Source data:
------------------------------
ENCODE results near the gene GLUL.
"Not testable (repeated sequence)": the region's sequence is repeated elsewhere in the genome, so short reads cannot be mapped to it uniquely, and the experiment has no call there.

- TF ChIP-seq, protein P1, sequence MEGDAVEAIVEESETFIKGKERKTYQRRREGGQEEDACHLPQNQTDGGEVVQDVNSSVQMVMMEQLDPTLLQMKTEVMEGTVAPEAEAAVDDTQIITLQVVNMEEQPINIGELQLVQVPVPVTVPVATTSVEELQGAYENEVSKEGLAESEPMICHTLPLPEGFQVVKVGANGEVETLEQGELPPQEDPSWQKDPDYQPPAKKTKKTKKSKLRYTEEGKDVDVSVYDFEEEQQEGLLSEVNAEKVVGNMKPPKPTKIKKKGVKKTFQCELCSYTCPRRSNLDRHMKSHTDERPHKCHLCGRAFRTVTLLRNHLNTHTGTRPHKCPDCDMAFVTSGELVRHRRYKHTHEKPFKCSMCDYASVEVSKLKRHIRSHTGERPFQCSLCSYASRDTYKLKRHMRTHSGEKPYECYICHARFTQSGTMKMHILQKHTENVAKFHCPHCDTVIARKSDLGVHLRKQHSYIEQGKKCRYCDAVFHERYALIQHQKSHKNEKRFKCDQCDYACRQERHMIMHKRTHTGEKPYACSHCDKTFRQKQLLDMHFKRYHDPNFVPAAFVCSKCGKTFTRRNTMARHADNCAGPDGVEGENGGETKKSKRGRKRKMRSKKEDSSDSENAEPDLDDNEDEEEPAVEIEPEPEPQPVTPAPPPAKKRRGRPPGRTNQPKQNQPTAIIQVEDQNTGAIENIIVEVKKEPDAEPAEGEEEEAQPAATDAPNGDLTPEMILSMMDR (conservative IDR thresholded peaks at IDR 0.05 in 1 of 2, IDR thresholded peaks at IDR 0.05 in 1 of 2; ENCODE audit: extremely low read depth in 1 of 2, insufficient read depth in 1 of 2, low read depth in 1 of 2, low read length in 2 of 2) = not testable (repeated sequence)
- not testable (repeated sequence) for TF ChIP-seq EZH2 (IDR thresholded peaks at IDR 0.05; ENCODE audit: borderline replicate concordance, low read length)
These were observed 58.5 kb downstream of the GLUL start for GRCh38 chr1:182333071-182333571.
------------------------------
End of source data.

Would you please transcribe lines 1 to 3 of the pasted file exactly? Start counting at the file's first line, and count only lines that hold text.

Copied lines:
ENCODE results near the gene GLUL.
"Not testable (repeated sequence)": the region's sequence is repeated elsewhere in the genome, so short reads cannot be mapped to it uniquely, and the experiment has no call there.

- TF ChIP-seq, protein P1, sequence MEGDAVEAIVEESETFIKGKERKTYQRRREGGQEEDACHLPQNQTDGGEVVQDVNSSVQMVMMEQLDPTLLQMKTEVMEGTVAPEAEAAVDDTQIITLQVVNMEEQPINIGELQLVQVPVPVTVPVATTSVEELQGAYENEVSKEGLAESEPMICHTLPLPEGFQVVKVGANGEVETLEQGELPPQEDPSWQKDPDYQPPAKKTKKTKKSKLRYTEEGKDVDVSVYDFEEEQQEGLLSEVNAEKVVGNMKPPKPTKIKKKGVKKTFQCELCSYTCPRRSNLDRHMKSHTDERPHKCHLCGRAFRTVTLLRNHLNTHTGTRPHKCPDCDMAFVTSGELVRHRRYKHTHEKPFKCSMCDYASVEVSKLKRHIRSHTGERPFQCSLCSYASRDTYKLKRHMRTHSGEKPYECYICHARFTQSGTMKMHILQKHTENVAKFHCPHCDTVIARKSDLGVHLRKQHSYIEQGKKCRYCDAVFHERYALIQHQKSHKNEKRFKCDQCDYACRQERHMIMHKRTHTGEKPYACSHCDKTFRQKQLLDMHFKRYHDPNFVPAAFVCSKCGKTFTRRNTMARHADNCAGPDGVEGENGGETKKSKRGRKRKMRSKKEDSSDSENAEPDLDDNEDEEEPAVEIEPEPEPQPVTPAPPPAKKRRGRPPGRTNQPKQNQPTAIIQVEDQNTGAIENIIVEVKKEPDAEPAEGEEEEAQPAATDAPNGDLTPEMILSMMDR (conservative IDR thresholded peaks at IDR 0.05 in 1 of 2, IDR thresholded peaks at IDR 0.05 in 1 of 2; ENCODE audit: extremely low read depth in 1 of 2, insufficient read depth in 1 of 2, low read depth in 1 of 2, low read length in 2 of 2) = not testable (repeated sequence)